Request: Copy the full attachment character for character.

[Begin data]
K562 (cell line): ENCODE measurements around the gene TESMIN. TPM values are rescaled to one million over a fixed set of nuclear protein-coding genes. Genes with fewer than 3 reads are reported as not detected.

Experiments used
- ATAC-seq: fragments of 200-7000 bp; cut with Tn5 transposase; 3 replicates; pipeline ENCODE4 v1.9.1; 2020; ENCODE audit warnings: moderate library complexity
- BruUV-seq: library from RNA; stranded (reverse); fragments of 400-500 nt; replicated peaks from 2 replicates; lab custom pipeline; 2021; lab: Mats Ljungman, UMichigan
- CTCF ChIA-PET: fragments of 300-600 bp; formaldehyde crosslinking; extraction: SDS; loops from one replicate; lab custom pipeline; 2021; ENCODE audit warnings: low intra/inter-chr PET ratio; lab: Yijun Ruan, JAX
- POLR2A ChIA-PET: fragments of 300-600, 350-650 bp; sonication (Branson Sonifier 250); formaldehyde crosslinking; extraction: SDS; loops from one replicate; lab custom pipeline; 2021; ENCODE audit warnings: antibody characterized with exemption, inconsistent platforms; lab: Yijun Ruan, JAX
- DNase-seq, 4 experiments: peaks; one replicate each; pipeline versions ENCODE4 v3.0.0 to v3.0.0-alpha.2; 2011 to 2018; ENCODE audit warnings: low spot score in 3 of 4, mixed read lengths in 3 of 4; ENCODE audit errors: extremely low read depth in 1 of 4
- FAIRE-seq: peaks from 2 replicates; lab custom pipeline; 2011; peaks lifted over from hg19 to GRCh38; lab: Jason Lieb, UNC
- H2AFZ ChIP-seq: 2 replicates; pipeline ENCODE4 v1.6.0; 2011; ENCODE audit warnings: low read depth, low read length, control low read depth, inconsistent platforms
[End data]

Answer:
K562 (cell line): ENCODE measurements around the gene TESMIN. TPM values are rescaled to one million over a fixed set of nuclear protein-coding genes. Genes with fewer than 3 reads are reported as not detected.

Experiments used
- ATAC-seq: fragments of 200-7000 bp; cut with Tn5 transposase; 3 replicates; pipeline ENCODE4 v1.9.1; 2020; ENCODE audit warnings: moderate library complexity
- BruUV-seq: library from RNA; stranded (reverse); fragments of 400-500 nt; replicated peaks from 2 replicates; lab custom pipeline; 2021; lab: Mats Ljungman, UMichigan
- CTCF ChIA-PET: fragments of 300-600 bp; formaldehyde crosslinking; extraction: SDS; loops from one replicate; lab custom pipeline; 2021; ENCODE audit warnings: low intra/inter-chr PET ratio; lab: Yijun Ruan, JAX
- POLR2A ChIA-PET: fragments of 300-600, 350-650 bp; sonication (Branson Sonifier 250); formaldehyde crosslinking; extraction: SDS; loops from one replicate; lab custom pipeline; 2021; ENCODE audit warnings: antibody characterized with exemption, inconsistent platforms; lab: Yijun Ruan, JAX
- DNase-seq, 4 experiments: peaks; one replicate each; pipeline versions ENCODE4 v3.0.0 to v3.0.0-alpha.2; 2011 to 2018; ENCODE audit warnings: low spot score in 3 of 4, mixed read lengths in 3 of 4; ENCODE audit errors: extremely low read depth in 1 of 4
- FAIRE-seq: peaks from 2 replicates; lab custom pipeline; 2011; peaks lifted over from hg19 to GRCh38; lab: Jason Lieb, UNC
- H2AFZ ChIP-seq: 2 replicates; pipeline ENCODE4 v1.6.0; 2011; ENCODE audit warnings: low read depth, low read length, control low read depth, inconsistent platforms